I’ve been a little blog- and twitter-avoidant for the past week or so. Partly because I’ve been exhausted in between being busy and being sick, but also because, as I mentioned in my last post, I had reason to believe that one of these chronic illnesses I carry around with me had decided to attack my kidneys. And it didn’t see particularly useful to rehash my anxiety over and over again on here, even if that was what was going on in my head. It took almost a week for me to actually get in and re-do tests (but not before I had waited and then left my GP’s medical practice nearly in tears– on two separate occasions) and then I had to wait for the results. The good news is that my kidneys are not leaking protein, so lupus nephritis can be ruled out. But my creatinine is still elevated slightly. While leaves us with… vasculitis? (It’s certainly not all that “muscle-building” exercise I’ve been doing, since I haven’t seen the inside of a gym in months.) The jury is still out, but at least I have been able to quiet the catastrophizing voices in my head. Well, turned them down, anyway.
What this last round of anxiety has taught me is that despite being ill, I’m still pretty vain. Which isn’t necessarily an attractive attribute, but it tells me that I’m still invested in my whole self and how I appear in the world. One of my first thoughts was “Oh god, does this mean I’ll have to go on high-dose prednisone?!?” About a year ago I finally lost the last of the (30+ lbs of) weight I gained the last time I had an adventure like that and I have no desire to fight that battle again.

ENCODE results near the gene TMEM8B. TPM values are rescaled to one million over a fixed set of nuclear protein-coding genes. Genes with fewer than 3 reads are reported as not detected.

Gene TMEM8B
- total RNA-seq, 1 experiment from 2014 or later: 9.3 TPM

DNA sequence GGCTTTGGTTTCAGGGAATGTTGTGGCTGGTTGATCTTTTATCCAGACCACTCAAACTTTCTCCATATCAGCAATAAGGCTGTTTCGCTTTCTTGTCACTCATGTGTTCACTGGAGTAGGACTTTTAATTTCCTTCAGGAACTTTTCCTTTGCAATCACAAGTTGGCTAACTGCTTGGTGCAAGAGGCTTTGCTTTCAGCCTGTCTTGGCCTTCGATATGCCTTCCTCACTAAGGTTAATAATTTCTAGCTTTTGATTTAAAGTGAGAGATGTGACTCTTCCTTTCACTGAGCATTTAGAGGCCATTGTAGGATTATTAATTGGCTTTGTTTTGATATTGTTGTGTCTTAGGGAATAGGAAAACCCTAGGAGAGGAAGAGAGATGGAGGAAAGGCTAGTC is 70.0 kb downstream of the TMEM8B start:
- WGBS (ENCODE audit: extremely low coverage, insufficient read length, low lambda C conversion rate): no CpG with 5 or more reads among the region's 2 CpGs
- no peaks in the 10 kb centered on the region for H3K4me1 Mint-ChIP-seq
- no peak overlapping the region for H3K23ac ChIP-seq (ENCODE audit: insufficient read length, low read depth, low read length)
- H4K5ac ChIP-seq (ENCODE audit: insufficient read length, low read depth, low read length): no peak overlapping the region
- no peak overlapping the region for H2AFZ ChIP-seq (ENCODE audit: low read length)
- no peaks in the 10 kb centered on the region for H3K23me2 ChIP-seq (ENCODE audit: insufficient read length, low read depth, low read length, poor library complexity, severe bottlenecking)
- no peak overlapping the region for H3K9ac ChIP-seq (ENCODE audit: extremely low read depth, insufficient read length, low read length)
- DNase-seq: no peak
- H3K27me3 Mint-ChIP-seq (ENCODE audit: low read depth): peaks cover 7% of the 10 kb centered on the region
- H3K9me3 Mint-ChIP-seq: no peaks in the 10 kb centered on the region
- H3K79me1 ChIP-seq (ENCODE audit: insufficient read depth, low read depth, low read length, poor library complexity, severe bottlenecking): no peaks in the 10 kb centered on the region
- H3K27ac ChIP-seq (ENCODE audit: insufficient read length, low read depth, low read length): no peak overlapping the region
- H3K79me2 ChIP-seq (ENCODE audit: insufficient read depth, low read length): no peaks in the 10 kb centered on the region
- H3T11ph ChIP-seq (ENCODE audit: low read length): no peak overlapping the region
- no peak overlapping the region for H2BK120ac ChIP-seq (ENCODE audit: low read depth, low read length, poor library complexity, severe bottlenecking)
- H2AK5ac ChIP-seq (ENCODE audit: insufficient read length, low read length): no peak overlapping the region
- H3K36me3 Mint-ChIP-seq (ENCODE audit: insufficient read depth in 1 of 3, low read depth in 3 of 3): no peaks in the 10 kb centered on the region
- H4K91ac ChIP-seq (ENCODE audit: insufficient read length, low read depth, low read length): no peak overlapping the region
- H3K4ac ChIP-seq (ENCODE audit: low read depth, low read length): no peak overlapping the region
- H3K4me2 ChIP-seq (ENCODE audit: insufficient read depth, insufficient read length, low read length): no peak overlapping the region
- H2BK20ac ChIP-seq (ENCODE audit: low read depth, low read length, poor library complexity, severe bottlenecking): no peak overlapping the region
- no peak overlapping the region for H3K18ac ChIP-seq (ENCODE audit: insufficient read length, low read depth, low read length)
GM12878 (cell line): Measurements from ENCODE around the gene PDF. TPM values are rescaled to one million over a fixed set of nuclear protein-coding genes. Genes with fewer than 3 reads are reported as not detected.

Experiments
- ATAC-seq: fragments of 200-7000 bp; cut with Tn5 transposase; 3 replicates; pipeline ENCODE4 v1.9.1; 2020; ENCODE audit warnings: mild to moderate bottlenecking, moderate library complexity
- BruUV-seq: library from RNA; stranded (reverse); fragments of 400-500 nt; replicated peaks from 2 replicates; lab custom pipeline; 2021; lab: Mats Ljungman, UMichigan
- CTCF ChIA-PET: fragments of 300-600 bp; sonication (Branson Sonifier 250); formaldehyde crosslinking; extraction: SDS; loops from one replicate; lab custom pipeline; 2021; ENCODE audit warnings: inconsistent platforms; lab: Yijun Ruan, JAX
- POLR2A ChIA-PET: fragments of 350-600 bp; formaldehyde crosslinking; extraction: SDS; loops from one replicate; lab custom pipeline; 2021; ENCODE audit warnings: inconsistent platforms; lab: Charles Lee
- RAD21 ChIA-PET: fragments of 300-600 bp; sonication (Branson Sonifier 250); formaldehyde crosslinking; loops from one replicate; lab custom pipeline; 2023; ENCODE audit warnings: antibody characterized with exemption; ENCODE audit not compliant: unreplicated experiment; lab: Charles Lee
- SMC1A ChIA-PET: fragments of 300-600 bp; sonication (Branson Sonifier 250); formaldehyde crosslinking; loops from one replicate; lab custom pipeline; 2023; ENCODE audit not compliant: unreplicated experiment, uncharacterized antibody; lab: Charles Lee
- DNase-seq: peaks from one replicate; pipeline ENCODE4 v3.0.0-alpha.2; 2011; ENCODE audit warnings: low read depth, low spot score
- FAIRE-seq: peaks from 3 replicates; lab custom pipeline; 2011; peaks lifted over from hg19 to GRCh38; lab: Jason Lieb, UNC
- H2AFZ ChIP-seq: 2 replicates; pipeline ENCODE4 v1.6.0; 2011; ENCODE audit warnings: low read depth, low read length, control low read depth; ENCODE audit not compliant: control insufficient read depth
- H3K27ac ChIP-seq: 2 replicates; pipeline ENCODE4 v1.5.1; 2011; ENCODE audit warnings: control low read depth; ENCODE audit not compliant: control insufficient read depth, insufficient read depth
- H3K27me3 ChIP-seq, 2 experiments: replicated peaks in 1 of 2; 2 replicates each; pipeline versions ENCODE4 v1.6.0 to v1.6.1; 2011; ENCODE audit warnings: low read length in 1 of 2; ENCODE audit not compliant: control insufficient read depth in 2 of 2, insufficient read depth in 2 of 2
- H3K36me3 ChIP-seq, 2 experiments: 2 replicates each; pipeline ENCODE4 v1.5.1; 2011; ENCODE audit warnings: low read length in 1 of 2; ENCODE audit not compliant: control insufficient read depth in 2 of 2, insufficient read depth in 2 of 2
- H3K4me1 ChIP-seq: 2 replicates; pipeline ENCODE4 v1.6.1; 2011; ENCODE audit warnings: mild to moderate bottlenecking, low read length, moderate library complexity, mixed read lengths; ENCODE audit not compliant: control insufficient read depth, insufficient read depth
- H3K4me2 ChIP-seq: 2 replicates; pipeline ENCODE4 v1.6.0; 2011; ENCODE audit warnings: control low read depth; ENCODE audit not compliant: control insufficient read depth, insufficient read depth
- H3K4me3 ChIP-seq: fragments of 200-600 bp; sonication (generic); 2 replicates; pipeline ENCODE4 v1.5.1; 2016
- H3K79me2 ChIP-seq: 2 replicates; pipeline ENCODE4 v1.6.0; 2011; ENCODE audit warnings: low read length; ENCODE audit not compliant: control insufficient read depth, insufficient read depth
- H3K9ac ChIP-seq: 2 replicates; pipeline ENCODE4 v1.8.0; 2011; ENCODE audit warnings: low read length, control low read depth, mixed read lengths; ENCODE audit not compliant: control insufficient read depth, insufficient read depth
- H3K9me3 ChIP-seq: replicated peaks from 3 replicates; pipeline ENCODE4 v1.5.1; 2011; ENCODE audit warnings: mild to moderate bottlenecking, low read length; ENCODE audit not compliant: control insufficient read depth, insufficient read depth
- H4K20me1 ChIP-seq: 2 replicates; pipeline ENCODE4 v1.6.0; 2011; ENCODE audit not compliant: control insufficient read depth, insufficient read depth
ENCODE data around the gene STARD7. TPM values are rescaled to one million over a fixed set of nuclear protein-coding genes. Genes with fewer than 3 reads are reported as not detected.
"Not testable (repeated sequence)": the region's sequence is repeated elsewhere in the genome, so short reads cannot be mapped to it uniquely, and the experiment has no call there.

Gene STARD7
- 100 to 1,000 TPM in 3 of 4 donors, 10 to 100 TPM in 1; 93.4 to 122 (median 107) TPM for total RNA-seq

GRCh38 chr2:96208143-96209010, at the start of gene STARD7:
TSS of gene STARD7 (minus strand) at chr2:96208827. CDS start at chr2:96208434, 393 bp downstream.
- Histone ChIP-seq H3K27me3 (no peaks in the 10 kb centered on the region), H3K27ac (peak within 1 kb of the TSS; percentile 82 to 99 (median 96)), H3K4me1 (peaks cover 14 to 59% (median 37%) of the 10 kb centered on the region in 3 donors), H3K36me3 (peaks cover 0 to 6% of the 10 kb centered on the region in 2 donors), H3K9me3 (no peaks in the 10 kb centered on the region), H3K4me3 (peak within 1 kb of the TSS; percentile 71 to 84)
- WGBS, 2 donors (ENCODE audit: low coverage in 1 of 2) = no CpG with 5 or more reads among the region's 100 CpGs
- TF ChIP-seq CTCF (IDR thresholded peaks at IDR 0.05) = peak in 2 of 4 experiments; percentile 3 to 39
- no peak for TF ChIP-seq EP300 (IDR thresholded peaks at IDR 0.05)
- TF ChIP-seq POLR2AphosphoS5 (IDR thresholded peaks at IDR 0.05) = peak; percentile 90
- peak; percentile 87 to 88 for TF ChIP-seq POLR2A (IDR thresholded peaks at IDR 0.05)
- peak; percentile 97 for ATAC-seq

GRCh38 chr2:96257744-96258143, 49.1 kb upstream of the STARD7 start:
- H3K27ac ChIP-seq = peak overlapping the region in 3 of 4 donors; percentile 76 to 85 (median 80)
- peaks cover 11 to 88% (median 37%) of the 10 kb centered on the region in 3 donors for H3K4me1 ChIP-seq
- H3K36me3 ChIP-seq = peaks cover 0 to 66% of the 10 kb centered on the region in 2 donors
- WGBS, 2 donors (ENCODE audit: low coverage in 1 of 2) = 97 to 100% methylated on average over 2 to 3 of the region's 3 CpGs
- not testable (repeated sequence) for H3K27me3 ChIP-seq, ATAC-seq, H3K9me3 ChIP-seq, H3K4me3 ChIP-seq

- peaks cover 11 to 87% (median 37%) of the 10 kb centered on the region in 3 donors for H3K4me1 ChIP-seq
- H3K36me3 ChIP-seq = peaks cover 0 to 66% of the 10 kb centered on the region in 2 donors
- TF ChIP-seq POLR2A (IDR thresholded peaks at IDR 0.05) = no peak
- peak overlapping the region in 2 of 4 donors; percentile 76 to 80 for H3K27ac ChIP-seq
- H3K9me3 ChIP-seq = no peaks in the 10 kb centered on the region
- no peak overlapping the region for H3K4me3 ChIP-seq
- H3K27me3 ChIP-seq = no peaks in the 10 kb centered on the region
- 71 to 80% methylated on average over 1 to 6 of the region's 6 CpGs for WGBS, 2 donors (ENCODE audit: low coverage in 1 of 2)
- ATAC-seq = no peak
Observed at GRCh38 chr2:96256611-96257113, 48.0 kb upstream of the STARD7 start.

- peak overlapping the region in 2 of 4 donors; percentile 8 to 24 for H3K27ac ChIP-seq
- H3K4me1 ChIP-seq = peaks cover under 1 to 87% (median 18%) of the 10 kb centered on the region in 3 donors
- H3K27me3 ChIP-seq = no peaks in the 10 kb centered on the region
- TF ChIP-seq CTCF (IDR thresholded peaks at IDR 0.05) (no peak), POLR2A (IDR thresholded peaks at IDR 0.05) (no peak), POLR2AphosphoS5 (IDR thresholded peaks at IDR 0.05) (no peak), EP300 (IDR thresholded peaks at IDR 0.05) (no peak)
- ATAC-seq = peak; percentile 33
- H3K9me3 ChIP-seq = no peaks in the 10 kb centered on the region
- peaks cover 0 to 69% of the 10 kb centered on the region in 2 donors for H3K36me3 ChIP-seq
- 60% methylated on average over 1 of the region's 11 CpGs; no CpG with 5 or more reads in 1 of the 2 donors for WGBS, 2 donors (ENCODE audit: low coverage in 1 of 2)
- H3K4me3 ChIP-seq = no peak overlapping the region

I started this post as an entry to the current Patients for Moment Blog Carnival, but I realize that I’m not sure I have any wisdom to add. Because I’m not very good at accepting new diagnoses (or calmly addressing the questions brought up by new symptoms). I try to tell myself that I can’t always control my illness, I can only control my reactions to it (a variation on my self-help strategy for dealing with frustrating people) but since my illness is a part of me, not a person or thing outside of me, that just ends up making me feel kind of confused and incoherent. On the other hand, I suppose while my symptoms are a part of me, my diagnosis is outside of me. My diagnosis says more about a consensus within the medical field than it says anything about me and my individual experience. A small distinction, but maybe an important one. Just because I have an unusual lab result doesn’t automatically condemn me to a life of chronic kidney disease. And just because my symptoms are flaring now doesn’t mean I’ll feel this way for the rest of my life. It could get worse, or it could get better. I think about my grandmother dealing with her diagnoses thirty-plus years ago—how no one offered her anything except Mobic and prednisone and cortisone shots because there just wasn’t much else to do. At least I have options, whatever the diagnosis might be.